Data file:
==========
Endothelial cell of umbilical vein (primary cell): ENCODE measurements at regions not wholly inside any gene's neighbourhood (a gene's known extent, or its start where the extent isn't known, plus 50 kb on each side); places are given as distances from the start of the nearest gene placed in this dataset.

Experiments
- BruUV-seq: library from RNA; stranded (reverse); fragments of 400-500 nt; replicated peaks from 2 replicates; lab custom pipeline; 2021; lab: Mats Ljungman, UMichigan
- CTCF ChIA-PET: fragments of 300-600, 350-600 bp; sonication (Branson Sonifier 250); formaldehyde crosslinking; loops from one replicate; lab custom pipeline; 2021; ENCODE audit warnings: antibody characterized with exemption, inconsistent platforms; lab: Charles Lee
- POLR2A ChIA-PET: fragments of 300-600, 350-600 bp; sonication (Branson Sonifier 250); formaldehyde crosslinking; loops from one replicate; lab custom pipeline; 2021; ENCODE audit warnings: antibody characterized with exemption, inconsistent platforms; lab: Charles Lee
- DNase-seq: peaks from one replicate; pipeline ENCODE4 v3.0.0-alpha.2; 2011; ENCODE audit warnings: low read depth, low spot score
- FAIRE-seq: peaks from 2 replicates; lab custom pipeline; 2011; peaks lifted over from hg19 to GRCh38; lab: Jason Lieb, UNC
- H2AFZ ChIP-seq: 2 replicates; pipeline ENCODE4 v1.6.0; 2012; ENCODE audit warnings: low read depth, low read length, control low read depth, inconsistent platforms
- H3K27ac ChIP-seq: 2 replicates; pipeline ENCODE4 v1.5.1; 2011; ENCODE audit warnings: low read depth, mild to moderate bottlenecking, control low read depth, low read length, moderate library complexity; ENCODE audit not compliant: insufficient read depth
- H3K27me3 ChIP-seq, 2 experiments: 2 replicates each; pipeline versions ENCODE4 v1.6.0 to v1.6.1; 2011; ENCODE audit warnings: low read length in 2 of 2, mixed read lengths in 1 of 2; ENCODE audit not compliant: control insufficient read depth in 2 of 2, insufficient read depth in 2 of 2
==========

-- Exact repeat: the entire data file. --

Endothelial cell of umbilical vein (primary cell): ENCODE measurements at regions not wholly inside any gene's neighbourhood (a gene's known extent, or its start where the extent isn't known, plus 50 kb on each side); places are given as distances from the start of the nearest gene placed in this dataset.

Experiments
- BruUV-seq: library from RNA; stranded (reverse); fragments of 400-500 nt; replicated peaks from 2 replicates; lab custom pipeline; 2021; lab: Mats Ljungman, UMichigan
- CTCF ChIA-PET: fragments of 300-600, 350-600 bp; sonication (Branson Sonifier 250); formaldehyde crosslinking; loops from one replicate; lab custom pipeline; 2021; ENCODE audit warnings: antibody characterized with exemption, inconsistent platforms; lab: Charles Lee
- POLR2A ChIA-PET: fragments of 300-600, 350-600 bp; sonication (Branson Sonifier 250); formaldehyde crosslinking; loops from one replicate; lab custom pipeline; 2021; ENCODE audit warnings: antibody characterized with exemption, inconsistent platforms; lab: Charles Lee
- DNase-seq: peaks from one replicate; pipeline ENCODE4 v3.0.0-alpha.2; 2011; ENCODE audit warnings: low read depth, low spot score
- FAIRE-seq: peaks from 2 replicates; lab custom pipeline; 2011; peaks lifted over from hg19 to GRCh38; lab: Jason Lieb, UNC
- H2AFZ ChIP-seq: 2 replicates; pipeline ENCODE4 v1.6.0; 2012; ENCODE audit warnings: low read depth, low read length, control low read depth, inconsistent platforms
- H3K27ac ChIP-seq: 2 replicates; pipeline ENCODE4 v1.5.1; 2011; ENCODE audit warnings: low read depth, mild to moderate bottlenecking, control low read depth, low read length, moderate library complexity; ENCODE audit not compliant: insufficient read depth
- H3K27me3 ChIP-seq, 2 experiments: 2 replicates each; pipeline versions ENCODE4 v1.6.0 to v1.6.1; 2011; ENCODE audit warnings: low read length in 2 of 2, mixed read lengths in 1 of 2; ENCODE audit not compliant: control insufficient read depth in 2 of 2, insufficient read depth in 2 of 2